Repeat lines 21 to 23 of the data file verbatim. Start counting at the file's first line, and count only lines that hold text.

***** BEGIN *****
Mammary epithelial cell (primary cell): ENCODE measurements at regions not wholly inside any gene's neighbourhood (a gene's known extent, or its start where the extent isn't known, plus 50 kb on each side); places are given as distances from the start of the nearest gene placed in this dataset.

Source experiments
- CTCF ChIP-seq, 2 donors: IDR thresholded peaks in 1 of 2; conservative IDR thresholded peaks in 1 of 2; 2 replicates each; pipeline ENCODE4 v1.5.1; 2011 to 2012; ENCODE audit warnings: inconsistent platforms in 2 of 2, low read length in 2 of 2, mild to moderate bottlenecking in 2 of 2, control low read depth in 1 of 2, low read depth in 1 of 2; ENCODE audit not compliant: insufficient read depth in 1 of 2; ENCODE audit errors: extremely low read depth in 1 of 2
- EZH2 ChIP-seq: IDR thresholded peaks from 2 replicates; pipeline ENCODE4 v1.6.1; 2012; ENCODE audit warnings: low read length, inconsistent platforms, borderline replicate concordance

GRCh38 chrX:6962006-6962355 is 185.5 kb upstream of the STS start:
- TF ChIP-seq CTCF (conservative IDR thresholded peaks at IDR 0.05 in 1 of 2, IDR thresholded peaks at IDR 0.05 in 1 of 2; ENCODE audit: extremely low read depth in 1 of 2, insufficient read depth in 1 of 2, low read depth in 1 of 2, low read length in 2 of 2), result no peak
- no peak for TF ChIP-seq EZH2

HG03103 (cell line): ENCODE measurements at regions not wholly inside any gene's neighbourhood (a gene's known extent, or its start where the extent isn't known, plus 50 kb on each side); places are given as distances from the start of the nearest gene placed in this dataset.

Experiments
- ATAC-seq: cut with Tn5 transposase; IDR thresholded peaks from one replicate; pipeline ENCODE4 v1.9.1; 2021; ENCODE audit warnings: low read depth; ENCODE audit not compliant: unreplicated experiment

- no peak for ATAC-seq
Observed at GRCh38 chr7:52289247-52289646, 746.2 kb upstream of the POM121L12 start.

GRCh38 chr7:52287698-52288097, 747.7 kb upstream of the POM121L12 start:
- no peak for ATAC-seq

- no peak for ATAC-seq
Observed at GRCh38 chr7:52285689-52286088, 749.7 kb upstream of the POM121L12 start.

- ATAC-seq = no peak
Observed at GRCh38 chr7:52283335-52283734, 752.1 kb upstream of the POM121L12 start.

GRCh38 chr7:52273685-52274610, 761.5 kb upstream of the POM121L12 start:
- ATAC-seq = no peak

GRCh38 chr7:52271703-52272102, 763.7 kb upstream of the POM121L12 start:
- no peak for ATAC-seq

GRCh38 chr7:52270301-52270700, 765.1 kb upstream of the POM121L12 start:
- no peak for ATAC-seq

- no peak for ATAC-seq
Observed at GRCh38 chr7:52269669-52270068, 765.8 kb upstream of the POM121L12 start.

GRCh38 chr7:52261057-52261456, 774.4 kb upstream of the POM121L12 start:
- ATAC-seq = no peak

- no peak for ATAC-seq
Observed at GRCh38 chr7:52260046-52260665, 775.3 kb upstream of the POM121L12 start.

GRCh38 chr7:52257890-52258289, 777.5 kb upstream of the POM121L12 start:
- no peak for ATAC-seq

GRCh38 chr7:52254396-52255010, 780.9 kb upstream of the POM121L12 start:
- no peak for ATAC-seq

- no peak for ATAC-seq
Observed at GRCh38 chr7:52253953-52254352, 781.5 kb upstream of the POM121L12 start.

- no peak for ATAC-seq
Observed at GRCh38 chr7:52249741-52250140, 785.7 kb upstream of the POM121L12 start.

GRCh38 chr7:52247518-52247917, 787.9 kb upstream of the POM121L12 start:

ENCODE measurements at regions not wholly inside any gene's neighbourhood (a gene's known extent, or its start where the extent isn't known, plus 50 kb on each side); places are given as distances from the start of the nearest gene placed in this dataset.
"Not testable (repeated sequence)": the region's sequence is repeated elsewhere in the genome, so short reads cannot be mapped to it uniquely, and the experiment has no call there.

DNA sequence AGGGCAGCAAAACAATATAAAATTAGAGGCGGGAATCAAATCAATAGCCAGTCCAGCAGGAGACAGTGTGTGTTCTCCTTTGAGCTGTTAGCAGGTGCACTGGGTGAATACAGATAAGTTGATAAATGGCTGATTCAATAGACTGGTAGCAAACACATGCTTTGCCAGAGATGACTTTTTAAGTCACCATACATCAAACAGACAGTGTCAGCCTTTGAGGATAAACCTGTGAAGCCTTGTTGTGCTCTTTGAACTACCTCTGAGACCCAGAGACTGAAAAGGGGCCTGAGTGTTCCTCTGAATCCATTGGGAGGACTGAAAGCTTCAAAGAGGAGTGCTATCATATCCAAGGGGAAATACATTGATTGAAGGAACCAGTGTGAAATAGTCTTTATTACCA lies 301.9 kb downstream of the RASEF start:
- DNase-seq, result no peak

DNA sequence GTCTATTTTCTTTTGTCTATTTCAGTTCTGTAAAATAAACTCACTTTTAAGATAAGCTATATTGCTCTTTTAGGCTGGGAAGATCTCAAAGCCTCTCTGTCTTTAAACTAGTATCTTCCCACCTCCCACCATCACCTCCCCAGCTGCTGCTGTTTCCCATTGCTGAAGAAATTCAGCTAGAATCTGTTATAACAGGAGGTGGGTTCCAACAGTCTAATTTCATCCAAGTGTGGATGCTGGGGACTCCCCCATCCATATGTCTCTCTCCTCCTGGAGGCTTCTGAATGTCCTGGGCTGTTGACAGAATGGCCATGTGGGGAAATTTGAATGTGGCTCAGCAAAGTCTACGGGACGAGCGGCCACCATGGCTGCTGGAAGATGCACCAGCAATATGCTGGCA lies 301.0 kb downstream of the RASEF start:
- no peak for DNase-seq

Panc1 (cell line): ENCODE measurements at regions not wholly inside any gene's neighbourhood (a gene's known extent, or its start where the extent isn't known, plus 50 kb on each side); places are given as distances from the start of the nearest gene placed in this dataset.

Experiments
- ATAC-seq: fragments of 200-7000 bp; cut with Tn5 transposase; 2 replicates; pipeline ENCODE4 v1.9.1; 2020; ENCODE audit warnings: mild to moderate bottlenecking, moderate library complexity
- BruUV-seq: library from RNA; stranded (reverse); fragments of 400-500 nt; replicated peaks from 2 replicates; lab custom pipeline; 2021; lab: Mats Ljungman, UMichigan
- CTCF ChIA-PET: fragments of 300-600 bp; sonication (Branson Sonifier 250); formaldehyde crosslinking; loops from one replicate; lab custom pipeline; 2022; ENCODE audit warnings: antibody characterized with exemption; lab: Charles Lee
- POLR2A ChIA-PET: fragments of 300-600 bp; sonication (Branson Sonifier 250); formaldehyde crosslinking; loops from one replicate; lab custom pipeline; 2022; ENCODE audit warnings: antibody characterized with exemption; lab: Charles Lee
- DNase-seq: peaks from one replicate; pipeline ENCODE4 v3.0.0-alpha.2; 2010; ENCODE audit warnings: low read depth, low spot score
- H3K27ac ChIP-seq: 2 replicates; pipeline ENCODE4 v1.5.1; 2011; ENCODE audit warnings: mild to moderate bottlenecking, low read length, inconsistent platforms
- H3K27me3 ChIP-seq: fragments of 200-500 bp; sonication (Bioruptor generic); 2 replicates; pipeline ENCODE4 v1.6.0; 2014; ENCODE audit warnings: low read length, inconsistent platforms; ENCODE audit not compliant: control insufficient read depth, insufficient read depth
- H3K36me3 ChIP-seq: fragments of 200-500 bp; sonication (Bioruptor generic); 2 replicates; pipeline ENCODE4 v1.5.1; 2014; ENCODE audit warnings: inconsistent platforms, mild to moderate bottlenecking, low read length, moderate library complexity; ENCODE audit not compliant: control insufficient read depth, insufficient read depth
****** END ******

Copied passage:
GRCh38 chr7:52271703-52272102, 763.7 kb upstream of the POM121L12 start:
- no peak for ATAC-seq

GRCh38 chr7:52270301-52270700, 765.1 kb upstream of the POM121L12 start: